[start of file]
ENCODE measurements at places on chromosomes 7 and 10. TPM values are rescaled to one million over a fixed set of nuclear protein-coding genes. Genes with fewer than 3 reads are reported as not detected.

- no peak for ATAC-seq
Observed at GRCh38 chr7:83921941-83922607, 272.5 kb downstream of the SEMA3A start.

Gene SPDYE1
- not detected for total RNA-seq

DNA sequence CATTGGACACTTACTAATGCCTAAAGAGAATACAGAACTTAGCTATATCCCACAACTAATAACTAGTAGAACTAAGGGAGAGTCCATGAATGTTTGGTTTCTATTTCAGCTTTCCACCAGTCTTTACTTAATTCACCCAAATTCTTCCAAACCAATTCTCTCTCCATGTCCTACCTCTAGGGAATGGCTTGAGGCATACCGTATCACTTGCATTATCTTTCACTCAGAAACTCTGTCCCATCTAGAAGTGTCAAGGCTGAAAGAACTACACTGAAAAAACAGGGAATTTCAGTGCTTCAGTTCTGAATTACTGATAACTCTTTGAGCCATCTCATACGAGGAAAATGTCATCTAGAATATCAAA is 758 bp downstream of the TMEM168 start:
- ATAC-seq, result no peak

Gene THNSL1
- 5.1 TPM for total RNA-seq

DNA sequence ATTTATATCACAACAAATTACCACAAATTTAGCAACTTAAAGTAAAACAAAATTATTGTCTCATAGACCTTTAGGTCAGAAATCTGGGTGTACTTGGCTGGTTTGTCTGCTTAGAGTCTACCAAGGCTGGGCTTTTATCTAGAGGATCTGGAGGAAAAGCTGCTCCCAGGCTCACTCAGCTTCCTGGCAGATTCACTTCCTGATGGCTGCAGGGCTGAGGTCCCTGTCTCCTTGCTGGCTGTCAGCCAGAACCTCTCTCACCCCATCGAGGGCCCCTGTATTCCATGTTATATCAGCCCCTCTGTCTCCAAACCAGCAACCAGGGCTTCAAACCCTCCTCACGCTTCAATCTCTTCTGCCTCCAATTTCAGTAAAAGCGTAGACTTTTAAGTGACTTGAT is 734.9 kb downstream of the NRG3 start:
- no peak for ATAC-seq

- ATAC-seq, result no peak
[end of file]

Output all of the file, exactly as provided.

ENCODE measurements at places on chromosomes 7 and 10. TPM values are rescaled to one million over a fixed set of nuclear protein-coding genes. Genes with fewer than 3 reads are reported as not detected.

- no peak for ATAC-seq
Observed at GRCh38 chr7:83921941-83922607, 272.5 kb downstream of the SEMA3A start.

Gene SPDYE1
- not detected for total RNA-seq

DNA sequence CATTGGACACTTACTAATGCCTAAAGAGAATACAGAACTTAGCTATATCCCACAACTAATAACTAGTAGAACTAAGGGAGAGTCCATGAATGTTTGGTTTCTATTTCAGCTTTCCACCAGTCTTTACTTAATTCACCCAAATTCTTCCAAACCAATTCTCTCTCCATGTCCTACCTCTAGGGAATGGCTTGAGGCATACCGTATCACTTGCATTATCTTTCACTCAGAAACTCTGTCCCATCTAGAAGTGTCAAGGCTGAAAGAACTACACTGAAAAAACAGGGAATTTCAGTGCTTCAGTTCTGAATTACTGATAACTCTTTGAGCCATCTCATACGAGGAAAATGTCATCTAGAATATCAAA is 758 bp downstream of the TMEM168 start:
- ATAC-seq, result no peak

Gene THNSL1
- 5.1 TPM for total RNA-seq

DNA sequence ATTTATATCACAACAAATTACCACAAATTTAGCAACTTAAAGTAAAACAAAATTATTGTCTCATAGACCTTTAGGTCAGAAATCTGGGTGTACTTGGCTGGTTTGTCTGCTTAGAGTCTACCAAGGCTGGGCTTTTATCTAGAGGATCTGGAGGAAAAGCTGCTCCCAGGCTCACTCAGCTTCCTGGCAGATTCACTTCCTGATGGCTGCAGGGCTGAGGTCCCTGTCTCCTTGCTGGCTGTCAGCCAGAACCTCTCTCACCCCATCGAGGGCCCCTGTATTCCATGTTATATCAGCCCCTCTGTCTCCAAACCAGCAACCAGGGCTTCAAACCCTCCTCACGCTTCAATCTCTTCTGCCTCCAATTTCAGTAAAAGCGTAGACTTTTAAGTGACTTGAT is 734.9 kb downstream of the NRG3 start:
- no peak for ATAC-seq

- ATAC-seq, result no peak